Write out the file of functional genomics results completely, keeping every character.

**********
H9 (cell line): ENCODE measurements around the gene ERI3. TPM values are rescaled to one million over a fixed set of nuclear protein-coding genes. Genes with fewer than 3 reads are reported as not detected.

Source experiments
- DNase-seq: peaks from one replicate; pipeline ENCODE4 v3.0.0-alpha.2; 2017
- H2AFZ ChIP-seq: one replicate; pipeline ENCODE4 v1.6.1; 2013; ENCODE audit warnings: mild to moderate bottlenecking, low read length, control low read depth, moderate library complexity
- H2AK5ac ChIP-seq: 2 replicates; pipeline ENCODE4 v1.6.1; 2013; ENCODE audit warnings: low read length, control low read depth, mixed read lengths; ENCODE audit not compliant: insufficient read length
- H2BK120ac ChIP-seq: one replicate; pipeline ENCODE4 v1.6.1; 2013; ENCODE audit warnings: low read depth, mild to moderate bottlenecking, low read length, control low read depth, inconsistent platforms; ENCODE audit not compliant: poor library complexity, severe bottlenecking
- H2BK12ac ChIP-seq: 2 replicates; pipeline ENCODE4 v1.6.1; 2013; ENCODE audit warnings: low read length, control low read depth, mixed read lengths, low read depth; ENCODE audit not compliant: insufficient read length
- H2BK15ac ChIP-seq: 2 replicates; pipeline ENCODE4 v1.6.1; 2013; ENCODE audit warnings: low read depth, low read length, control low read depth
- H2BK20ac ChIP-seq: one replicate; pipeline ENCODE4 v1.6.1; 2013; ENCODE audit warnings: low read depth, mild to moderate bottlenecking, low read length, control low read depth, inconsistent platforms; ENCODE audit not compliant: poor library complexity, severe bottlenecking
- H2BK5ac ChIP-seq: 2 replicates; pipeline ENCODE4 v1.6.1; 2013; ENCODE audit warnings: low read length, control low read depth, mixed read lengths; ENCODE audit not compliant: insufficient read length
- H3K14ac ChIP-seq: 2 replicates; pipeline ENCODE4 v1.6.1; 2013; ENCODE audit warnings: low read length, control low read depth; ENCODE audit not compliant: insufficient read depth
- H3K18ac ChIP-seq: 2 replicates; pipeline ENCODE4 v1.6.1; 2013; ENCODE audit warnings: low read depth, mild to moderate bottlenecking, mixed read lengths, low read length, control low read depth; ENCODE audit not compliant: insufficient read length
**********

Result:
H9 (cell line): ENCODE measurements around the gene ERI3. TPM values are rescaled to one million over a fixed set of nuclear protein-coding genes. Genes with fewer than 3 reads are reported as not detected.

Source experiments
- DNase-seq: peaks from one replicate; pipeline ENCODE4 v3.0.0-alpha.2; 2017
- H2AFZ ChIP-seq: one replicate; pipeline ENCODE4 v1.6.1; 2013; ENCODE audit warnings: mild to moderate bottlenecking, low read length, control low read depth, moderate library complexity
- H2AK5ac ChIP-seq: 2 replicates; pipeline ENCODE4 v1.6.1; 2013; ENCODE audit warnings: low read length, control low read depth, mixed read lengths; ENCODE audit not compliant: insufficient read length
- H2BK120ac ChIP-seq: one replicate; pipeline ENCODE4 v1.6.1; 2013; ENCODE audit warnings: low read depth, mild to moderate bottlenecking, low read length, control low read depth, inconsistent platforms; ENCODE audit not compliant: poor library complexity, severe bottlenecking
- H2BK12ac ChIP-seq: 2 replicates; pipeline ENCODE4 v1.6.1; 2013; ENCODE audit warnings: low read length, control low read depth, mixed read lengths, low read depth; ENCODE audit not compliant: insufficient read length
- H2BK15ac ChIP-seq: 2 replicates; pipeline ENCODE4 v1.6.1; 2013; ENCODE audit warnings: low read depth, low read length, control low read depth
- H2BK20ac ChIP-seq: one replicate; pipeline ENCODE4 v1.6.1; 2013; ENCODE audit warnings: low read depth, mild to moderate bottlenecking, low read length, control low read depth, inconsistent platforms; ENCODE audit not compliant: poor library complexity, severe bottlenecking
- H2BK5ac ChIP-seq: 2 replicates; pipeline ENCODE4 v1.6.1; 2013; ENCODE audit warnings: low read length, control low read depth, mixed read lengths; ENCODE audit not compliant: insufficient read length
- H3K14ac ChIP-seq: 2 replicates; pipeline ENCODE4 v1.6.1; 2013; ENCODE audit warnings: low read length, control low read depth; ENCODE audit not compliant: insufficient read depth
- H3K18ac ChIP-seq: 2 replicates; pipeline ENCODE4 v1.6.1; 2013; ENCODE audit warnings: low read depth, mild to moderate bottlenecking, mixed read lengths, low read length, control low read depth; ENCODE audit not compliant: insufficient read length